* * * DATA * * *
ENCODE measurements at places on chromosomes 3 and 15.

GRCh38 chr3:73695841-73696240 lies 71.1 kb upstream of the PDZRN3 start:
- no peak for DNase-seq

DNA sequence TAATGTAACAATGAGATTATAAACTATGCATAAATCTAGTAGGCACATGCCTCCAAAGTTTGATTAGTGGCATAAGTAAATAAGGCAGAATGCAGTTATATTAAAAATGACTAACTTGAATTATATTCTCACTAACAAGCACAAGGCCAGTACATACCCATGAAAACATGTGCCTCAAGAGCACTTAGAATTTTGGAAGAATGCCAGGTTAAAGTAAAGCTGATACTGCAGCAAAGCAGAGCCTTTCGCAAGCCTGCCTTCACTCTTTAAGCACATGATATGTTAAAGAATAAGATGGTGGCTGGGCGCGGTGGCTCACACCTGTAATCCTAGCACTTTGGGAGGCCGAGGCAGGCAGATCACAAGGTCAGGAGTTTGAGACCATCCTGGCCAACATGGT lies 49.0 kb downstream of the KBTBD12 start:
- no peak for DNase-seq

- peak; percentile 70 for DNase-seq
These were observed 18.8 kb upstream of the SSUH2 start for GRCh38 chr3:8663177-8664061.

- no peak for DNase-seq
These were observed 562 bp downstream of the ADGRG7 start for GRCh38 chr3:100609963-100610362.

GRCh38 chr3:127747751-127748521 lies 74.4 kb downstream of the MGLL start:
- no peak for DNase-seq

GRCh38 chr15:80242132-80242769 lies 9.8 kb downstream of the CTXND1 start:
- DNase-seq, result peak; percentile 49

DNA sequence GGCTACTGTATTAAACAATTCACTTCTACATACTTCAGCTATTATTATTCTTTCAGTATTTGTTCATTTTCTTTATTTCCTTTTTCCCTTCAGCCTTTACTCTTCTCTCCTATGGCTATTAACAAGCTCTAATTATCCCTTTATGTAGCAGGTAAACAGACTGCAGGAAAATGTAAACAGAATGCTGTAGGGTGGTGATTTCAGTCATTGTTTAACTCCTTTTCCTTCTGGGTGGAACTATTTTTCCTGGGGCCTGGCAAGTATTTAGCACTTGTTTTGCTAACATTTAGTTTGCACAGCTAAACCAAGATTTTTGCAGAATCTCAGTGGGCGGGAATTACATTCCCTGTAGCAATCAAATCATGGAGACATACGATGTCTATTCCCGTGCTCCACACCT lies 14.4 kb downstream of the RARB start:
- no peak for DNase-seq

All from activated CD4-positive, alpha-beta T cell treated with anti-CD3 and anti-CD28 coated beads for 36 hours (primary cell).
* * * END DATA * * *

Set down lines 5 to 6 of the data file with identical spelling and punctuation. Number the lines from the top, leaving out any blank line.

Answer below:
- no peak for DNase-seq

- peak; percentile 70 for DNase-seq